HCR-12 recognizes the history of Saccharomyces cerevisiae in baking and brewing, thanks to its ability to convert fermentable sugars into ethanol and carbon dioxide. Most important for Oregon is that the microbe is essential to the production of alcoholic beverages such as mead, wine, beer, and distilled spirits. Moreover Saccharomyces cerevisiae inspired the thriving brew culture in Oregon, making Oregon an internationally recognized hub of craft brewing. [22] The craft brewing business brings Oregon $2.4 billion annually, thanks to brewers yeast and talented brewers. [23]

New Jersey 2017-2018: Streptomyces griseus, pending

Streptomyces griseus shown in a color-enhanced scanning electron micrograph. Original b&w image used with permission of the Actinomycetes Society of Japan by S. Amano, S. Miyadoh & T. Shomura .

Introduction

Streptomyces griseus was chosen for the honor of becoming the New Jersey State Microbe because the organism is a New Jersey native that made unique contributions to healthcare and scientific research worldwide. A strain of S. griseus that produced the antibiotic streptomycin was discovered in New Jersey in “heavily manured field soil” from the New Jersey Agricultural Experimental Station by Albert Schatz in 1943. [24] Streptomycin is noteworthy because it is: the first significant antibiotic discovered after penicillin; the first systemic antibiotic discovered in America; the first antibiotic active against tuberculosis; first-line treatment for plague. Moreover, New Jersey was the home of Selman Waksman, who was awarded the Nobel Prize in Physiology or Medicine for his systematic studies of antibiotic production by S. griseus and other soil microbes. [25]

Legislative Activity

On May 15, 2017, Senate Bill 3190 (S3190) was introduced by Senator Samuel D. Thompson (R-12); the bill designates Streptomyces griseus as the New Jersey State Microbe, to be added to the state's other state symbols. On June 1, 2017 Assemblywoman Annette Quijano (D-20) introduced Assembly Bill 4900 (A4900); the bill also designates S. griseus as the New Jersey State Microbe, and is the Assembly counterpart of S3190. [26] S3190 was referred to the Senate State Government, Wagering, Tourism & Historic Preservation Committee and A4900 was referred to the Assembly State and Local Government Committee for consideration and review. [27]

The potent antibiotic streptomycin is produced by Streptomyces griseus.

On December 11, 2017 (the birthday of Dr Robert Koch) S3190, the bill that designates S. griseus as the New Jersey State Microbe, was unanimously approved by the NJ Senate State Government. Wagering, Tourism & Historic Preservation Committee. Committee members were Senators Samuel Thompson (sponsor), James Beach (chair) Shirley Turner (vice chair), and Patrick Diegnan. Speaking on behalf of the State Microbe were Drs John Warhol, Douglas Eveleigh [28], and Max Haggblom [29].

On January 8, 2018 the full New Jersey Senate unanimously approved (38 to 0) S3190 to designate S. griseus as the New Jersey State Microbe. [30] The bill was cosponsored by Senator Fred H. Madden (D-4). [31] The Assembly did not act on its version of the State Microbe legislation.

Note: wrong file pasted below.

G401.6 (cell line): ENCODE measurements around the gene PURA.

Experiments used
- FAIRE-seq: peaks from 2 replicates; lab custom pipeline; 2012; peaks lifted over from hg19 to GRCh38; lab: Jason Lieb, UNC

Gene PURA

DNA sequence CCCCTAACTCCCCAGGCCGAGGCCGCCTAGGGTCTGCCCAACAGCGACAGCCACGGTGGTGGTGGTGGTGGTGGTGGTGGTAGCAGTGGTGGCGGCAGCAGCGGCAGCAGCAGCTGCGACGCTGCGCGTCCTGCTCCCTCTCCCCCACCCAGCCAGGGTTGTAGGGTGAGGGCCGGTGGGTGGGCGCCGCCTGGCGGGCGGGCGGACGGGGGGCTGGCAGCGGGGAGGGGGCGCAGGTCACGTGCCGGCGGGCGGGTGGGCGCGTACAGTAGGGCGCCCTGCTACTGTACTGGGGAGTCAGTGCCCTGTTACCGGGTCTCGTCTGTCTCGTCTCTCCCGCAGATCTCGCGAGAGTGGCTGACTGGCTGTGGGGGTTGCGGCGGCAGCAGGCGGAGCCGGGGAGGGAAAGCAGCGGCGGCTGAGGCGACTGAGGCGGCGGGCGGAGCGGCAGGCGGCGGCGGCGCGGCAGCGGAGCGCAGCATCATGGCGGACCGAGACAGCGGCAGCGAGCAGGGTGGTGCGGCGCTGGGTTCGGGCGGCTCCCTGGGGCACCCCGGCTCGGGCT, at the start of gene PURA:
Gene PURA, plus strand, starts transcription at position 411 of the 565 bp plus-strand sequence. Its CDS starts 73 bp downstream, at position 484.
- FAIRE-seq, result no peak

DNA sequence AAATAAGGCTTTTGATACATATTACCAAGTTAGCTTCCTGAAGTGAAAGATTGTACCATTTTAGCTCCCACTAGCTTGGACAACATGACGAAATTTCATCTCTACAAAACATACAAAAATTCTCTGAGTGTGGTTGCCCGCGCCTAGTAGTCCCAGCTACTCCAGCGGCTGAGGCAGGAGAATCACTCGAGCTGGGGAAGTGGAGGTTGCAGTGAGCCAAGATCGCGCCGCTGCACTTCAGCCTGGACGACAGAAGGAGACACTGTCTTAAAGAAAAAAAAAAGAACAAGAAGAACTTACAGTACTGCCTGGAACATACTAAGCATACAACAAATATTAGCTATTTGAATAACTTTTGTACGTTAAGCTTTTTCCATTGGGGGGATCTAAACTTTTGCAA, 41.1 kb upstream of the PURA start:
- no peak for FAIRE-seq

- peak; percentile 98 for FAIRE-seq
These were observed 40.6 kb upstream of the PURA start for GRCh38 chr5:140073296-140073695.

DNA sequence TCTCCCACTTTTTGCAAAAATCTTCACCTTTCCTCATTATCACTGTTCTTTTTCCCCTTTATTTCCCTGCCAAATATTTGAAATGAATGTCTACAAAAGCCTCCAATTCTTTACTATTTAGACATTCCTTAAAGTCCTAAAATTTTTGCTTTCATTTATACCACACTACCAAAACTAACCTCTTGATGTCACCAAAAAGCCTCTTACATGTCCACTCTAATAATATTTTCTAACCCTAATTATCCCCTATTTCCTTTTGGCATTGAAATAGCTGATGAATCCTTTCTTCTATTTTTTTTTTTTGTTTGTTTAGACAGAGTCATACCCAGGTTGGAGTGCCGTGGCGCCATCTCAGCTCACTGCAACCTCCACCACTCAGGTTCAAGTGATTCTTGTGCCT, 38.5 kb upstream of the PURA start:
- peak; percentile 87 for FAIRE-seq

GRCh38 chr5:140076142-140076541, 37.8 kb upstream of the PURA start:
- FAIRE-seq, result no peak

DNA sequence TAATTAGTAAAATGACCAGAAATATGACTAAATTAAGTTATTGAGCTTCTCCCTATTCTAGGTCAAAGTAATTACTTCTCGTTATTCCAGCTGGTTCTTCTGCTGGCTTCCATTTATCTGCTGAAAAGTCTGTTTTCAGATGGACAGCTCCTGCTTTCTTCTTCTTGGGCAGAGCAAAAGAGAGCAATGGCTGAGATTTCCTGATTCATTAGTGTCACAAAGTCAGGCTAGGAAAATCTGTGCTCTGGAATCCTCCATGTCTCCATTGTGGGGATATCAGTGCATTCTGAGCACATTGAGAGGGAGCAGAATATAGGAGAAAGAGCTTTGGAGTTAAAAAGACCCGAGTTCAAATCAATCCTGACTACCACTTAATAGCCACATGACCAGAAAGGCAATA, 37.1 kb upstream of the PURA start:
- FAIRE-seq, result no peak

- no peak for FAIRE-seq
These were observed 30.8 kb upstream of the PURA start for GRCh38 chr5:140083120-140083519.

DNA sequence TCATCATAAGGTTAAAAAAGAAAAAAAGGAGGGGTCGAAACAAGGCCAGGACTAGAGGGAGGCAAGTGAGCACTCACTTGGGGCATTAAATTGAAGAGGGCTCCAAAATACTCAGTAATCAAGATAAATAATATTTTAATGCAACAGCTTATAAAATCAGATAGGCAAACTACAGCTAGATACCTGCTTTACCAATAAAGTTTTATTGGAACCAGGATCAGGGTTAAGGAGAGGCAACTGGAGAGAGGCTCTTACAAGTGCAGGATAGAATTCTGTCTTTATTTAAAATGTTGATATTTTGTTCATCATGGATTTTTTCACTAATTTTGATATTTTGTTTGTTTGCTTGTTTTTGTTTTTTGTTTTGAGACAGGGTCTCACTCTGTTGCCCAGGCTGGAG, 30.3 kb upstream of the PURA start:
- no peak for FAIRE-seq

State Microbe legislation was reintroduced in the New Jersey Senate on February 5, 2018 by Senator Samuel Thompson (R-12); the bill number is S1729. [32] The bill will be reviewed by the NJ Senate State Government, Wagering, Tourism & Historic Preservation Committee whose members are Senators Samuel Thompson, James Beach (chair) Shirley Turner (vice chair), Chris A. Brown, and Nilsa Cruz-Perez. The new senate bill has bipartisan support and is cosponsored by Senator Patrick Diegnan (D-18) and Senator Vin Gopal (D-11). [33]

Similar legislation was reintroduced in the New Jersey Assembly on March 12, 2018; the bill number is A3650. The legislation is sponsored by Assemblywoman Annette Quijano (D-20), ASW Patricia Jones (D-5), Assemblyman Arthur Barclay (D-5), ASM Eric Houghtaling (D-11), and ASW Joann Downey (D-11). [34] Assemblyman Ronald Dancer (R-12) also signed on as a cosponsor. [35] The bill will be reviewed by the Assembly Science, Innovation and Technology Committee, whose members are ASM Andrew Zwicker, PhD (D-16), ASM James Kennedy (D-22), ASM Herb Conaway, MD (D-7), ASW BettyLou DeCroce (R-26), ASM Christopher DePhillips (R-40), ASM Time Eustace, DC (D-38), and ASW Brittnee Timberlake (D-34). [36]

On June 14, 2018 Senate Bill S1729 was unanimously approved by the NJ Senate State Government, Wagering, Tourism & Historic Preservation Committee. [37]

On July 27, 2018 Senate Bill S1729 was unanimously approved (33 to 0) by the full New Jersey Senate. [38] From the well of the Senate, Senator Thompson kindly acknowledged the efforts of State Microbe advocates John Warhol, Douglas Eveleigh, Jeff Boyd, and Jessica Lisa.

On September 17, 2018 Assembly Bill A3650 was unanimously approved by the Assembly Science, Innovation, and Technology Committee. [39] Testifying on behalf of the State Microbe were Drs John Warhol, Douglas Eveleigh, and Jeff Boyd; their testimony can be heard on the New Jersey Legislature Media site [40] starting at 27 minutes. Asm Tim Eustace on The Committee was replaced by Assemblywoman Linda S Carter.